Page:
Clin Orthop Surg.  2016 Dec;8(4):444-451. 10.4055/cios.2016.8.4.444.

Reconstruction of Postburn Contracture of the Forefoot Using the Anterolateral Thigh Flap

Affiliations
  • 1Department of Orthopedic Surgery, Medical Research Institute, Pusan National University Hospital, Busan, Korea. handsurgeon@naver.com

Abstract

BACKGROUND
Severe forefoot deformities, particularly those involving the dorsum of the foot, cause inconvenience in daily activities of living including moderate pain on the dorsal aspect of the contracted foot while walking and difficulty in wearing nonsupportive shoes due to toe contractures. This paper presents clinical results of reconstruction of severe forefoot deformity using the anterolateral thigh (ALT) free flap.
METHODS
Severe forefoot deformities were reconstructed using ALT flaps in 7 patients (8 cases) between March 2012 and December 2015. The mean contracture duration was 28.6 years.
RESULTS
All the flaps survived completely. The size of the flaps ranged from 8 cm × 5 cm to 19 cm × 8 cm. The mean follow-up period was 10 months (range, 7 to 15 months). There was no specific complication at both the recipient and donor sites. There was one case where the toe contracture could not be completely treated after surgery. All of the patients were able to wear shoes and walk without pain. Also, the patients were highly satisfied with cosmetic results.
CONCLUSIONS
The ALT flap may be considered ideal for the treatment of severe forefoot deformity.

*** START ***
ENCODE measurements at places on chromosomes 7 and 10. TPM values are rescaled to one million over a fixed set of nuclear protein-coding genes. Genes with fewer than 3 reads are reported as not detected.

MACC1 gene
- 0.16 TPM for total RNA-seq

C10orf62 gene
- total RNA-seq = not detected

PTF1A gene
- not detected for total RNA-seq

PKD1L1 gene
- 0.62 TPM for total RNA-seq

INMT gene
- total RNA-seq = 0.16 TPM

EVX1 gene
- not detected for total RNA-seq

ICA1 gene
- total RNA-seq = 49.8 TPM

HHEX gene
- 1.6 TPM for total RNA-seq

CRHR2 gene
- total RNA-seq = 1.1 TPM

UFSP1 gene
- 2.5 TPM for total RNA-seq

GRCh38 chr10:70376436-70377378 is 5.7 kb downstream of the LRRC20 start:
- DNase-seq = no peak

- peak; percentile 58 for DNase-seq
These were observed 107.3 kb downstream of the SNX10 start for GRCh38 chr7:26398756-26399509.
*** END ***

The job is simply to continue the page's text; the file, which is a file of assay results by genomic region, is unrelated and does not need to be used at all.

Keyword

Forefoot; Foot deformities; Acquired; Microsurgical free flaps

MeSH Terms

Adult
*Burns/physiopathology/surgery
Child
*Contracture/physiopathology/surgery
Female
*Foot Injuries/physiopathology/surgery
Humans
Male
Middle Aged
Postoperative Complications
Reconstructive Surgical Procedures/*methods
Surgical Flaps/*surgery
Thigh/*surgery

Figure

  • Fig. 1 Case 1. (A–C) Dorsal post-burn scar contractures led to the development of dorsiflexion contractures of the toes (arrows). (D) All the contractures were debrided, and lengthening of the extensor digitorum longus was performed from the second to the fifth toes (black arrow). (E) The anterolateral thigh (ALT) flap was designed on the contralateral thigh. (F) The ALT flap was harvested in an oval shape and the pedicle length was 7 cm. (G) The skin defect was covered with a 12 cm × 5 cm ALT flap. (H–J) The radiograph and photographs obtained at 9 months after surgery show that the metatarsophalangeal and proximal interphalangeal joints of the fourth toe were stabilized with a plate (black arrow), and the flap survived well.

  • Fig. 2 Case 2. (A, B) A 61-year-old woman experienced a skin contracture on the right foot dorsum due to a chronic post-burn scar. All the toes exhibited a dorsal flexion deformity in the photograph and radiograph (arrows). (C) All the contracted tissues were debrided, and capsulotomy of the second metatarsophalangeal joint and extensor digitorum longus lengthening from the second to fourth toes were performed (black arrow). (D) The anterolateral thigh (ALT) flap was designed on the thigh. (E) The root of a perforating artery and a vein were ligated, and the ALT flap was raised. (F) The skin defect was covered with a 10 cm × 5 cm ALT flap. (G, H) Photograph and radiograph showing the recipient site at 7 months after surgery.


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